Still, the routine was the same old thing, and there is some reassurance in that. My blood numbers were good (yay!). Even my iron levels are approaching normal. And the side effects are currently as expected (the usual visitors -- mild nausea, neuropathy, some unprintable stuff but not bad). I got a primo view of Boston from my chair, a friend came to visit and brought lunch.

After she left, a married couple bopped into the chemo space next to me. I was playing my usual game of "which one is the patient" in my mind -- they were both pretty upbeat and fun. What a weird and funky reality, socializing in that environment. I guess it is kind of like acupuncture. In acupuncture, they stick needles into you, then tell you to relax. It sounds impossible, but once the needles are in, there is really nothing to do but relax, so you do it, even though you are physically restricted. So maybe getting chemo is like that. You have to sit still and get this medicine, and you find a way to be in your new reality. So, we are who we are, and we socialize.

I have a new oncologist (who was one of Avi's doctors, too), and it turns out that she and I have alot in common. I keep feeling like cancer is so isolating; last week, I noticed a book called The Lonely Patient, written by a doctor about a cancer patient. It tells how doctors keep patients at bay, don't really want to know their patients' feelings or how they are truly doing, and how patients sense this and try to protect doctors by sharing only physical details of their illness and not sharing how they are really feeling, and how this can add to the isolation.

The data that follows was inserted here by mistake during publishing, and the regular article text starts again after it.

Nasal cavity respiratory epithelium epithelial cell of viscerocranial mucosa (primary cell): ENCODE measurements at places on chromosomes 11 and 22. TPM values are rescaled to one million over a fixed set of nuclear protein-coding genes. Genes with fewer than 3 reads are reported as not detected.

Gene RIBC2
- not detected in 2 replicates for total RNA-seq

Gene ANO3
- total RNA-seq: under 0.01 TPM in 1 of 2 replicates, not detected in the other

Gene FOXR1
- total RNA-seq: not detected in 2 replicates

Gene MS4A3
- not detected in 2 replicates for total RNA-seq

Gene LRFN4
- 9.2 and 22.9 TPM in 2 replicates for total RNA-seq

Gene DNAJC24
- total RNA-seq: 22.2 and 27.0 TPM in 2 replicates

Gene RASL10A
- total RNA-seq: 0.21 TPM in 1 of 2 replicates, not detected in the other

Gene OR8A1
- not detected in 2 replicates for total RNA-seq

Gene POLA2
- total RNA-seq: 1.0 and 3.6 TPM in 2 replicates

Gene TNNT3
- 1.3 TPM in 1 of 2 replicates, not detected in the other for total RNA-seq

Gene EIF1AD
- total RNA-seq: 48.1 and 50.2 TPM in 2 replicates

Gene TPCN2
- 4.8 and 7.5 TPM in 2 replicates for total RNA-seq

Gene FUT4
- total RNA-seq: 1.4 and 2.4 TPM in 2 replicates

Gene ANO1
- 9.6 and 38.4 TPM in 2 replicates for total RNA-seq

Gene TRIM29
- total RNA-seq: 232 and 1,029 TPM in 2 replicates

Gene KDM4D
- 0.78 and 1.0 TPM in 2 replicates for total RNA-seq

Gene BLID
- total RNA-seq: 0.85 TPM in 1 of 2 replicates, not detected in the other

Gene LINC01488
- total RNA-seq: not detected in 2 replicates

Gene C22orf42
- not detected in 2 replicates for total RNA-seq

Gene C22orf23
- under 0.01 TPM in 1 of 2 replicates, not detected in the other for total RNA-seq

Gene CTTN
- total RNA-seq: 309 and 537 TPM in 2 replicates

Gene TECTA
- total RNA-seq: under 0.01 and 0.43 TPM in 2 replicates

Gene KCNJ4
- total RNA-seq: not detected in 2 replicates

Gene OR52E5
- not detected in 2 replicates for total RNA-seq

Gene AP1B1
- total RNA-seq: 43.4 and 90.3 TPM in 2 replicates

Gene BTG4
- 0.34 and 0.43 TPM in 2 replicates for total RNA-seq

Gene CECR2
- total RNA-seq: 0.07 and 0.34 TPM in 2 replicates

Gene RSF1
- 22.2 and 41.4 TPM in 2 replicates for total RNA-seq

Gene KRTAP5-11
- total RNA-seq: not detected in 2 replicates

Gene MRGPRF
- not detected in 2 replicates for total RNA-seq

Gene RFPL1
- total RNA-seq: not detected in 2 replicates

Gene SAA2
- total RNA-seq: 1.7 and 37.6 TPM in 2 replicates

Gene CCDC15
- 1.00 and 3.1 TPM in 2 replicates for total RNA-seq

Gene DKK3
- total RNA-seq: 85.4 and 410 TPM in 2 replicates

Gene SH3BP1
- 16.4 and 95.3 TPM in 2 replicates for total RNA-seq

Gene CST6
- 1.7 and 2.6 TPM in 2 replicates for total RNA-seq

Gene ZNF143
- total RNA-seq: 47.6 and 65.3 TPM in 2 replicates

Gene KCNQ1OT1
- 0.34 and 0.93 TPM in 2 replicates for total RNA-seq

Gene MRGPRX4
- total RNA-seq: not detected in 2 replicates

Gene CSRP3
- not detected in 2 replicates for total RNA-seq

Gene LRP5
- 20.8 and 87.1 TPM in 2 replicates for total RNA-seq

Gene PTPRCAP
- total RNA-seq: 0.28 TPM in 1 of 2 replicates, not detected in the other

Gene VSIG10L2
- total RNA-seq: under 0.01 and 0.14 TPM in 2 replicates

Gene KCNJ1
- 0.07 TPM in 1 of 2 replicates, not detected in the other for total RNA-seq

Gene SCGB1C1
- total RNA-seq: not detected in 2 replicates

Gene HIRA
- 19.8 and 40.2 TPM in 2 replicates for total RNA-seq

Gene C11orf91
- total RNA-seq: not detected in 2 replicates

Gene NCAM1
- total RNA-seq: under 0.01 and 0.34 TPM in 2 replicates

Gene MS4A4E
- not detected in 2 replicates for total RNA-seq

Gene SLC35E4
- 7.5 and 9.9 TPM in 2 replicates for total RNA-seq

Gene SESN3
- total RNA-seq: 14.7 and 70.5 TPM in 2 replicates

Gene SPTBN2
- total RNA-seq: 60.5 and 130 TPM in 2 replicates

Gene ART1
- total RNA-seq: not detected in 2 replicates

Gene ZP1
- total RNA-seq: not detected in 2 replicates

So, when my new oncologist asked, "How are you?" I decided to take the plunge and tell her. I recognized that she may not really respond to the opening, and that was okay. But I told her how my four-year-old son made an IV pole with a line attached, hooked it into a toy tiger's chest, and told me that the tiger was getting chemo. Bubble gum fruit-flavored chemo, to be exact. Then he asked if he could take a photo of me so that he could always remember me, and how that just broke my heart. She responded to all that, and that was nice, and I learned alot about her in the process. Like, we both have adopted four-year-olds!

Someone asked what I am learning through all this. To be honest, I have not a clue. If I am supposed to be learning something, I hope I do get it, because I don't want to repeat this class. Maybe I need it to have it written on the sky, or, most likely, in words on a PowerPoint slide. Maybe sent in e-mail.